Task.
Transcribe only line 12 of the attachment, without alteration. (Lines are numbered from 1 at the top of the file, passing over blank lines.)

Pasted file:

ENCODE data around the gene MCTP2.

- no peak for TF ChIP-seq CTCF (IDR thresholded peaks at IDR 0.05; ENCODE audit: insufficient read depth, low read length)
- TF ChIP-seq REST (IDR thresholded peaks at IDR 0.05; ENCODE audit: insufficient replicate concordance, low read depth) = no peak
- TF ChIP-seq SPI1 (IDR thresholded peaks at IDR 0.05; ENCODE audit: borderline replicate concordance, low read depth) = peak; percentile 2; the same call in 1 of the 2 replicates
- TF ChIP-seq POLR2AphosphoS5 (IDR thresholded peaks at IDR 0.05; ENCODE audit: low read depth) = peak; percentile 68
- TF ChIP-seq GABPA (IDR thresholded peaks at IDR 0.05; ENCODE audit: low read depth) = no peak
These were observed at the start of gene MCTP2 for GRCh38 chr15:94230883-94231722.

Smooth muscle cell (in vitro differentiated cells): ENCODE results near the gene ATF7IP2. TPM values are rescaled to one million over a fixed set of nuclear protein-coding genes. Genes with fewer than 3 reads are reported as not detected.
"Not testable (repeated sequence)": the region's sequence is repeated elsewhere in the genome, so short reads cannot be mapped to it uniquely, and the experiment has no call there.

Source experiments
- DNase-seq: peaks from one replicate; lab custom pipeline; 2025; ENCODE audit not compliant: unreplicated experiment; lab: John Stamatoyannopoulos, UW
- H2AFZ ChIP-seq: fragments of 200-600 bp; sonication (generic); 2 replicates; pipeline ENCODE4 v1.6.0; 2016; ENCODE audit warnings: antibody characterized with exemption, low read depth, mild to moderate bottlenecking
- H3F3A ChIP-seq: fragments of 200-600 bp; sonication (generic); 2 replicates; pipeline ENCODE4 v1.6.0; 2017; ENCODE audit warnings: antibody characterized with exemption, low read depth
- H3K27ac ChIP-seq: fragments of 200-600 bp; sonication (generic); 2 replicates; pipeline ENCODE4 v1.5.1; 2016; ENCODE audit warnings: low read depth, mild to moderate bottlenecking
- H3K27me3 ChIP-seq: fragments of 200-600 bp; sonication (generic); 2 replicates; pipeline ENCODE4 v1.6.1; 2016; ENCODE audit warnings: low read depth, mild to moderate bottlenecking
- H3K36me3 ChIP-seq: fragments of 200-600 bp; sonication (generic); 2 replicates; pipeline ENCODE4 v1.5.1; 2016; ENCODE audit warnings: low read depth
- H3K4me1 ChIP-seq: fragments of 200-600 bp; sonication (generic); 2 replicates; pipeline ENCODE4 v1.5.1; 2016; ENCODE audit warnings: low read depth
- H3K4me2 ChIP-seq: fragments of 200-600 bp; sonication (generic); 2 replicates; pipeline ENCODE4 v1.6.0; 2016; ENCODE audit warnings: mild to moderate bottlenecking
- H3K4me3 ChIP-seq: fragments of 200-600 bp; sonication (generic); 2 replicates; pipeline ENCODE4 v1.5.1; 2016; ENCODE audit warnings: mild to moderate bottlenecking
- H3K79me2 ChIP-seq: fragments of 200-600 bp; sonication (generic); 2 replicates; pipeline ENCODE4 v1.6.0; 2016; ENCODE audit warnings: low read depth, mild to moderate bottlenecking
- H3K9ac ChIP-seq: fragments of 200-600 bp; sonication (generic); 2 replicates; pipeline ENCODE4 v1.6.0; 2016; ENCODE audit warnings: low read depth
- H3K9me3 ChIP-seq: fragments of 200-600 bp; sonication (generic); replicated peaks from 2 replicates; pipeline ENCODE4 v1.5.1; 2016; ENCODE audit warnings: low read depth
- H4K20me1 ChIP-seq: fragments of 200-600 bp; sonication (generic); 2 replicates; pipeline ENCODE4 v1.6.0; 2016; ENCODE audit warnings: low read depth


- H2AFZ ChIP-seq: fragments of 200-600 bp; sonication (generic); 2 replicates; pipeline ENCODE4 v1.6.0; 2016; ENCODE audit warnings: antibody characterized with exemption, low read depth, mild to moderate bottlenecking